Soon after the earthquake and nuclear disaster in July 2011, many people including those who evacuated from Hamadori and Nakadori gathered at Yamatogawa Sake Brewery in order to avoid radiation, and they discussed the immediate problems and the future of Fukushima. At that time, among many agendas, renewable energy was taken as one of the promising options for the safe and independent energy supply.

Norio Akasaka has worked on the anthropological fieldwork in Tohoku region for a long time and he also served as director of the Fukushima Museum in Aizu-Wakamatsu. He joined the meeting and remembers the moment that the participants identified the societal meaning of renewable energy in Fukushima:

“Renewable energy is the grounds for our new future of Fukushima. This is the new Freedom and People’s Rights Movement [1].”

Some of the participants including Akasaka and Sato continued discussion again and again and it led to “Fukushima Kaigi” in November 2011.

In August 2012, Sato visited Tetsunari Iida, the executive director of Institute for Sustainable Energy Policies, and asked for the support to start community based renewable energy planning and development. Iida visited Kitakata city in Aizu area in November and he advised to set up institutional platform for broader public participation in Aizu area. Then, the abstract initiative came into concrete process, and through this participatory process, many scattered initiatives converged and it became the basis for the next step.

Based on the consensus on the need for a entity for such broader public participation, they established “Aizu Natural Energy Foundation (AiNEF)” on March 2013 with the board chairperson, Norie Igarashi. She has worked on the anthropological education in Aizu area with the local publisher Okuaizu-syobo’s editor in chief, Yumiko Endo. And then AiNEF hatched the business operational entity “AiPOWER” on August 2013. Yauemon Sato became the CEO.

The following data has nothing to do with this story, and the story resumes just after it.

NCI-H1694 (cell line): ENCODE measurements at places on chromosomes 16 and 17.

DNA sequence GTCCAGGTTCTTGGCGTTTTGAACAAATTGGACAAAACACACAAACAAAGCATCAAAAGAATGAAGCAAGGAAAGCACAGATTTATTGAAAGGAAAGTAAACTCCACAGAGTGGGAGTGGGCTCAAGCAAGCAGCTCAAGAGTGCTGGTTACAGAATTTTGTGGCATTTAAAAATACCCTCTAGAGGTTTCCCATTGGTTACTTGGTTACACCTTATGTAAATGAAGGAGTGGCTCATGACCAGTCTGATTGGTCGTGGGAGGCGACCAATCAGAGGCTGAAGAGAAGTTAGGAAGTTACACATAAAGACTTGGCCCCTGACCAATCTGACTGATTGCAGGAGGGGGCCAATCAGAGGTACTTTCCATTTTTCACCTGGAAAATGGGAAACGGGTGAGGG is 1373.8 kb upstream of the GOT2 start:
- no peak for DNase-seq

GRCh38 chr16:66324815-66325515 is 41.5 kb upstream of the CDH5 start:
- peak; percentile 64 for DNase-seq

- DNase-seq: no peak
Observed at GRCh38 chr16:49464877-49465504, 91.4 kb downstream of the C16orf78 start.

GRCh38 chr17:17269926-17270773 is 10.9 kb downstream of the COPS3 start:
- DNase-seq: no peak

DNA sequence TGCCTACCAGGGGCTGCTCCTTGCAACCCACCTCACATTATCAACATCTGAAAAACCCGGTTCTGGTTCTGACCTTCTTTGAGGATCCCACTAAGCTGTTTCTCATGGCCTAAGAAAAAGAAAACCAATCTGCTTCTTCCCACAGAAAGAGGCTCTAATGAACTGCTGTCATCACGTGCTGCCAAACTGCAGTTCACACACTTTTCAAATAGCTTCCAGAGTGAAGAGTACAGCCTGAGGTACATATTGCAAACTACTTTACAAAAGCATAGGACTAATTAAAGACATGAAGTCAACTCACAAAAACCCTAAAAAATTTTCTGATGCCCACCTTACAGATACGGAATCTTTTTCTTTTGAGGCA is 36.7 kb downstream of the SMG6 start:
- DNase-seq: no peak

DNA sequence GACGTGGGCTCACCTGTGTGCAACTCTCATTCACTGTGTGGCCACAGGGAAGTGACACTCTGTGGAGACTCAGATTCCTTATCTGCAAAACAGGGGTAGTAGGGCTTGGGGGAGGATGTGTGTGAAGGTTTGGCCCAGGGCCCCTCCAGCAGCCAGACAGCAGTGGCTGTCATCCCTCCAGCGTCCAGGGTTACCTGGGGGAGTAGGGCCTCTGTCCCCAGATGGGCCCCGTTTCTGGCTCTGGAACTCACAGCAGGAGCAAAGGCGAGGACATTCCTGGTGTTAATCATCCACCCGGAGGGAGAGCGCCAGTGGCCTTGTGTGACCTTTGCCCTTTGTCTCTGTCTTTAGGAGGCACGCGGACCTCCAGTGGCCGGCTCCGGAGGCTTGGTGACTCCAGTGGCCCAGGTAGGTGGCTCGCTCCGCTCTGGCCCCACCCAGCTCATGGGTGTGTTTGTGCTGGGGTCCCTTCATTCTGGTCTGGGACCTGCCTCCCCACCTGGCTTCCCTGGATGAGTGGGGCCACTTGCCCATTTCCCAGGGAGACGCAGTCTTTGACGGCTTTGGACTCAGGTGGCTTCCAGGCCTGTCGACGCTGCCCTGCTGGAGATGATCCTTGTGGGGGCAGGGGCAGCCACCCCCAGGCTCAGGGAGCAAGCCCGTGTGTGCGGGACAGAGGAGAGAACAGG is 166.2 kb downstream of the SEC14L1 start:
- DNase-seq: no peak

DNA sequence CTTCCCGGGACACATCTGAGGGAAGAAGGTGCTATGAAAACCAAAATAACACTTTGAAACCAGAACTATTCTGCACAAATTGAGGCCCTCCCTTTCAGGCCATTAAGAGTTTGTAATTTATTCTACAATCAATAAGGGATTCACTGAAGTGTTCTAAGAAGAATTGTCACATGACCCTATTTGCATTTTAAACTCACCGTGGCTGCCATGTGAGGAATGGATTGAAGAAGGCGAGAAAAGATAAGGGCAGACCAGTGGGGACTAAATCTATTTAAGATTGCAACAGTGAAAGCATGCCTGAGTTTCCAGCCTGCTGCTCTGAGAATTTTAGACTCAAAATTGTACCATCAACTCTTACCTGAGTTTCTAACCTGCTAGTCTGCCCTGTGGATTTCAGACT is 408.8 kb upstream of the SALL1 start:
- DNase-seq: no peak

Many skillful members have cooperated in AiPOWER’s activities. For example, Jun Yamada was born in Fukushima and he had worked on telecommunication industry and served as the president of Qualcomm Japan. Stepping aside the position in May 2012, he joined the preparatory work of AiNEF and AiPOWER, then he became the vice president of AiPOWER and he has contributed to the management of the company with his experience.

Tetsuya Orikasa was born in Aizuwakamatsu, and he ran Japanese style bar before March 11th 2011, however, when the earthquake swept away coastal communities and nuclear disaster contaminated Fukushima’s air and land, he decided to engage in something related to Fukushima’s future, which is worth to devote rest of his life. Then he learned renewable energy business and started his own solar energy company. At the same time, when he listened to Sato’s speech, he empathized the concept of “local autonomy” and decided to join AiNEF and AiPOWER’s activities. He has served as the executive managing director of AiPOWER and contributed to the solar PV project development with his skillful business capacity.

In addition to these extensive cooperation of the locals, many external experts supported the platform building and project development, such as Tetsunari Iida (Institute for Sustainable Energy Policies), Tohru Suzuki (Hokkaido Green Fund), Takejiro Sueyoshi (Green Finance Agency) and so on.